The investment bank said that its expectation that prices will recover could be wrong due to two factors. First, the global economy could enter a downturn and demand collapses. Or, OPEC+ decides not to cut at all at the upcoming meeting, which leads to a significant supply glut heading into 2019.

Looking out over the next year, OPEC+’s problems get even trickier. They could decide to flood the market, which would likely crash prices, but that would crush their own budgets. Meanwhile, U.S. shale is poised to add a flood of new supply next year. As Bloomberg notes, the shale industry has already vastly exceeded expectations in 2018, and shale companies have not slowed down. They are drilling new wells now, but only completing some of them. E&Ps are keeping some wells uncompleted, awaiting new pipelines in 2019. When those projects come online, another wave of fresh supply could be unleashed. “We’re going to see a re-acceleration of well completions in the Permian in the second half of 2019,’’ Corey Prologo, head of oil trading in Houston at commodity merchant Trafigura Group Ltd., told Bloomberg. “The pipelines are going to fill up very quickly.’’

OPEC+ could decide to cut output in December to stop the slide in oil prices. But their task gets no easier as we head into 2019.


By Nick Cunningham of Oilprice.com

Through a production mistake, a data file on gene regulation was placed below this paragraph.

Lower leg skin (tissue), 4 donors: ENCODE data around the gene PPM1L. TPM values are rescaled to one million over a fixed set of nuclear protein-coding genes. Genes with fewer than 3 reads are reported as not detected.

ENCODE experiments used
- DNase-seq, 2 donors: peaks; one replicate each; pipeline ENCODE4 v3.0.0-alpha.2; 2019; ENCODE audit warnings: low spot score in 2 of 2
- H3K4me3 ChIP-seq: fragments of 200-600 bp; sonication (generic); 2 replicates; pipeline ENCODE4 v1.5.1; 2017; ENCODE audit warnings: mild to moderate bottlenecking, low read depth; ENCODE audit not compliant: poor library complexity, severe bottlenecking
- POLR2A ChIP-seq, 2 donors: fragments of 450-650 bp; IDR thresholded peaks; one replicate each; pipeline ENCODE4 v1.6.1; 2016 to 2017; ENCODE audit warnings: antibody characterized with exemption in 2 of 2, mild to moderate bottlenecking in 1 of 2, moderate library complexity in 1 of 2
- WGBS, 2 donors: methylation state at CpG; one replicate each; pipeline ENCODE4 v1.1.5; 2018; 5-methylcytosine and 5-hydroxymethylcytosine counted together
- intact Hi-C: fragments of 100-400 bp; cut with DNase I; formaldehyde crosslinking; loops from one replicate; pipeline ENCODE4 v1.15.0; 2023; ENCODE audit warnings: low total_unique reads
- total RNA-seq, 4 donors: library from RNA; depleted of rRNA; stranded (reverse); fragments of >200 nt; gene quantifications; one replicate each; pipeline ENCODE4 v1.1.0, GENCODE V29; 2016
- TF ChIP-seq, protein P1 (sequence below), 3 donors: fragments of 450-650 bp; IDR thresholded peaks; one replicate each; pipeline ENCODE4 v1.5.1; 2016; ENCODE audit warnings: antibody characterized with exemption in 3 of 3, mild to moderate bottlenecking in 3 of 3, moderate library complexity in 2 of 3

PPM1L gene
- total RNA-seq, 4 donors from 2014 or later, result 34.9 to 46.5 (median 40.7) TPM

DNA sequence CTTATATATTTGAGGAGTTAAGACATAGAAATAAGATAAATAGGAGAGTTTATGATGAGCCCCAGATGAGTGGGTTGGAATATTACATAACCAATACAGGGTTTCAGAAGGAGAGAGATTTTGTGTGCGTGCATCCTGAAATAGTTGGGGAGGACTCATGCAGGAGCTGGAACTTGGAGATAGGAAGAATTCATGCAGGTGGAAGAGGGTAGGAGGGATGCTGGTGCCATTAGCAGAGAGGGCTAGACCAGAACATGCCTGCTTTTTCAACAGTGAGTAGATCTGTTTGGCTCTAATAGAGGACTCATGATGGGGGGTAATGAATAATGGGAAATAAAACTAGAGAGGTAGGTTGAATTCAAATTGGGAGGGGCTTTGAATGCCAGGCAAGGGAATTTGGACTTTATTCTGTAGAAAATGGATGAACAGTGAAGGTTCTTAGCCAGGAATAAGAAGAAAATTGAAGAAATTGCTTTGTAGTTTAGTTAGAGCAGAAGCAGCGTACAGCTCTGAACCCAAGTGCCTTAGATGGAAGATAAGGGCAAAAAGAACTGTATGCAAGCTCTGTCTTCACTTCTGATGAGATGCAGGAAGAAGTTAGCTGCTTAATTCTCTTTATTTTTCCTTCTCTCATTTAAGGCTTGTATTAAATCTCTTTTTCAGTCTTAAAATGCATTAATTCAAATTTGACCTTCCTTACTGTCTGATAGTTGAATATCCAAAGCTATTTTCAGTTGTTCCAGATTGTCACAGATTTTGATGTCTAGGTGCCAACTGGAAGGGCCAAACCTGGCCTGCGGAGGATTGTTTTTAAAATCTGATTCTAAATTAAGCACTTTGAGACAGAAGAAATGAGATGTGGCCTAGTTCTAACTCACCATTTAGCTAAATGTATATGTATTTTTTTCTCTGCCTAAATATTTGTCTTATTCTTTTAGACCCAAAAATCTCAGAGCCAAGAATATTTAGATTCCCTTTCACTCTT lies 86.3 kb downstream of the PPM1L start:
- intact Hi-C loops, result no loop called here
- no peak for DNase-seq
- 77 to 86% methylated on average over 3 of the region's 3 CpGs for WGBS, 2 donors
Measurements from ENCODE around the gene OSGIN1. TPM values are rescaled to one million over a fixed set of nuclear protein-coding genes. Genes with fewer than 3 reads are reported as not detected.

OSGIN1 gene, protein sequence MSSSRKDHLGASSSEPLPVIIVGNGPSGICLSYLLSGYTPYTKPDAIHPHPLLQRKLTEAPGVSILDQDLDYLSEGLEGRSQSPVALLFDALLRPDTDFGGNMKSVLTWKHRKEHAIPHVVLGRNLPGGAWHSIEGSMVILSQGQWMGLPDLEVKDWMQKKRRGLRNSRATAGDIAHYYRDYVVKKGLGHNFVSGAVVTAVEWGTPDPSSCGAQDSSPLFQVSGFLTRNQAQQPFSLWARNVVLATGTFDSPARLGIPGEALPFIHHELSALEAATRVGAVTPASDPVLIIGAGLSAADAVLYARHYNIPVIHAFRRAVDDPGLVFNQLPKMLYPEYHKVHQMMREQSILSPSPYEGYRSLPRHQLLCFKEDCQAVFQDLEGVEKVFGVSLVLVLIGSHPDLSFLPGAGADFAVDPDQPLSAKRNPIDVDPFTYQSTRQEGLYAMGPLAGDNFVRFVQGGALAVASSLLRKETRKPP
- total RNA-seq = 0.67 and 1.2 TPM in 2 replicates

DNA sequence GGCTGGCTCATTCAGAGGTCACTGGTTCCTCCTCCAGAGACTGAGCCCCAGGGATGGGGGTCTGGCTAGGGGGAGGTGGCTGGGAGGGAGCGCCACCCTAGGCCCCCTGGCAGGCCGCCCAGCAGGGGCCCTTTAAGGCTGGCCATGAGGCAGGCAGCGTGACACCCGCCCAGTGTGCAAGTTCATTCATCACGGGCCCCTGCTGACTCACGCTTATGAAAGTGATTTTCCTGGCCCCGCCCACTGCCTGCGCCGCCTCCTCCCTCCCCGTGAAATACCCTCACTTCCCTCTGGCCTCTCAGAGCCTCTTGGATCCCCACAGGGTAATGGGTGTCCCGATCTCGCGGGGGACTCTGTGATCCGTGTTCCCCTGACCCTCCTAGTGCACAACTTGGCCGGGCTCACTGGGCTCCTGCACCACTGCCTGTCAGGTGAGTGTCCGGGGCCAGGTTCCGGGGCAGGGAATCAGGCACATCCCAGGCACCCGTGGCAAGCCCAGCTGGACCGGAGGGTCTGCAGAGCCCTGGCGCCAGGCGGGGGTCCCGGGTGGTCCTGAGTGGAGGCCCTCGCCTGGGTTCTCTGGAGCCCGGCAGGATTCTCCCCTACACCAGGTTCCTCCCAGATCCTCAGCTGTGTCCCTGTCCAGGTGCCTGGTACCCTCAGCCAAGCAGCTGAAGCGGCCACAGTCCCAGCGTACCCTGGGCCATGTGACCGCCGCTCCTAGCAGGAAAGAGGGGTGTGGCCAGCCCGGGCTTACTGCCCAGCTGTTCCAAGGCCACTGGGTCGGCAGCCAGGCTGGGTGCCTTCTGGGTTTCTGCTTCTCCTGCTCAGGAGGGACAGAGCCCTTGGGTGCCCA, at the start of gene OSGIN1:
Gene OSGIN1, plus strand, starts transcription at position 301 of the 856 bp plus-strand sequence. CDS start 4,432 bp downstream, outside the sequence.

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  • citymoments on November 25 2018 said:
    With all due respects to the author, I would like to ask him a simple question? Why shale producers are drilling wells? To make USA the No 1 oil producer in the world or make a return for their shareholders ? Most shale oil producers'share prices have dropped more than 30% last 12 months, most of them have no free cash flow, this is the most perverse form of capitalism : keep pumping the oil by burning OPM ( other people's money).
  • Neil Dusseault on November 26 2018 said:
    As per the title of this article, yes of course they can and most likely will.

    Very few things are for certain with any trading, but especially concerning futures, only oil can be manipulated quite so easily. I've often asked why do we even have a market for crude when producers can jawbone and outright fix prices to their liking when they see fit.

    Folks, when OPEC+ meets in December, they will cut production one way or another. OilPrice and other sites will have articles in advance mentioning what the market may due based on what OPEC+ actually does. But at this rate oil is poised to go back to the mid-$60s/bbl on WTI following the meeting, as it will be around $60/bbl (at least) by that time, if not before.

    How do I know? Algos. Approx. 83% of all trades are performed by algorithmic trading on behalf of hedge fund managers. That's another thing--the price of oil is mostly determined by a small handful of over-privileged folks who are the ones actually pulling the trigger. Right now as I type, January '19 WTI is trading at $51.20 or more than a whole dollar above session lows and it is only the middle of the night on Sunday (officially Monday morning). It's so predictable because of algos: For right now, the market "wants" Brent to be above $60/bbl, which puts WTI up about $1/bbl and RBOB up by at least 3 cents/gallon so far.